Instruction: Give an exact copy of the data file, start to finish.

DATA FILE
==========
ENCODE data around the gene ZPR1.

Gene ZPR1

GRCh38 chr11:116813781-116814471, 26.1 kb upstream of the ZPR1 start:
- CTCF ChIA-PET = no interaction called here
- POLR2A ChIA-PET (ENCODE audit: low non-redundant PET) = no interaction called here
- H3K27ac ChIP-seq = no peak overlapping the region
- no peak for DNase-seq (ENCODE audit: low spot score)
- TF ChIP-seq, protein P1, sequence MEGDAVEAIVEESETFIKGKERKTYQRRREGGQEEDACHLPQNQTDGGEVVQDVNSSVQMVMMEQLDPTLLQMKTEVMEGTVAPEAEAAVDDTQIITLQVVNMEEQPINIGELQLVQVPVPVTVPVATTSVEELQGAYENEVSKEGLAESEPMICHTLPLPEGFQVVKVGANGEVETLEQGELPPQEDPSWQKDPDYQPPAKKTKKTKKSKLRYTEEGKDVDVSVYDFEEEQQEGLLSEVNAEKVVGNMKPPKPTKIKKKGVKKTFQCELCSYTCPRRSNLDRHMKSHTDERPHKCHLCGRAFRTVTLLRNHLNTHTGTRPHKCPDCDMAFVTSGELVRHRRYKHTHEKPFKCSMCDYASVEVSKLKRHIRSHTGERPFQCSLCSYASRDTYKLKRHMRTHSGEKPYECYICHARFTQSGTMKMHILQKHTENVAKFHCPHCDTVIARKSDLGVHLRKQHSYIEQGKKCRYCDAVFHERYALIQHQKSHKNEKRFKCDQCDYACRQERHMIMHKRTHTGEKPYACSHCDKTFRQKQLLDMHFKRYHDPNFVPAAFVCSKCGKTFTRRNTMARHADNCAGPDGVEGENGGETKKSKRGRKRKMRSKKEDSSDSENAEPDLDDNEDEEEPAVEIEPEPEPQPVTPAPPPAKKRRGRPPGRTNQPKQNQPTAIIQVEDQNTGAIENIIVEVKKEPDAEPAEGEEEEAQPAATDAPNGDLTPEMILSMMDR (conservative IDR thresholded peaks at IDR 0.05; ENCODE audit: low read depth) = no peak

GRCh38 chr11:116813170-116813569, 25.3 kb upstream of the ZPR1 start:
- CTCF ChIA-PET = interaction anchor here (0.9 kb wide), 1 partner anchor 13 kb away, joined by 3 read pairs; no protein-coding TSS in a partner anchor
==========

ENCODE data around the gene ZPR1.

Gene ZPR1

GRCh38 chr11:116813781-116814471, 26.1 kb upstream of the ZPR1 start:
- CTCF ChIA-PET = no interaction called here
- POLR2A ChIA-PET (ENCODE audit: low non-redundant PET) = no interaction called here
- H3K27ac ChIP-seq = no peak overlapping the region
- no peak for DNase-seq (ENCODE audit: low spot score)
- TF ChIP-seq, protein P1, sequence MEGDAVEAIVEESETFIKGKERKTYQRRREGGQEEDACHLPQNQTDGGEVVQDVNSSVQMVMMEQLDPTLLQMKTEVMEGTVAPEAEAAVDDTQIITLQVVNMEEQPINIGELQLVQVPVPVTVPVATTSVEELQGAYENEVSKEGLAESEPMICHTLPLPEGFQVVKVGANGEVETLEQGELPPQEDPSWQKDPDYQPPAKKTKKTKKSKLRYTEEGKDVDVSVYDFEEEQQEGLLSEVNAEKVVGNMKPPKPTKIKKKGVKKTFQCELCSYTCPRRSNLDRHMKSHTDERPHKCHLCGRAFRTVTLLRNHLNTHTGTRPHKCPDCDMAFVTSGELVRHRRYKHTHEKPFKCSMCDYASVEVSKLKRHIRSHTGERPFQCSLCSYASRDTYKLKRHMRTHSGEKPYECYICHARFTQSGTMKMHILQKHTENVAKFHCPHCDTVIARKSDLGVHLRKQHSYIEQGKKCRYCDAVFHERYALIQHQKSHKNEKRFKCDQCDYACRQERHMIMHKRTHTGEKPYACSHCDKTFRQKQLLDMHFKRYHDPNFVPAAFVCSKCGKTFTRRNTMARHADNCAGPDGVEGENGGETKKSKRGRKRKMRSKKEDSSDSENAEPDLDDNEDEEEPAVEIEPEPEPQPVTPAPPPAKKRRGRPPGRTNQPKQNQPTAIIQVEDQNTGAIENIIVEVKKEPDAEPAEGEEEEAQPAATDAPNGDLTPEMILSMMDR (conservative IDR thresholded peaks at IDR 0.05; ENCODE audit: low read depth) = no peak

GRCh38 chr11:116813170-116813569, 25.3 kb upstream of the ZPR1 start:
- CTCF ChIA-PET = interaction anchor here (0.9 kb wide), 1 partner anchor 13 kb away, joined by 3 read pairs; no protein-coding TSS in a partner anchor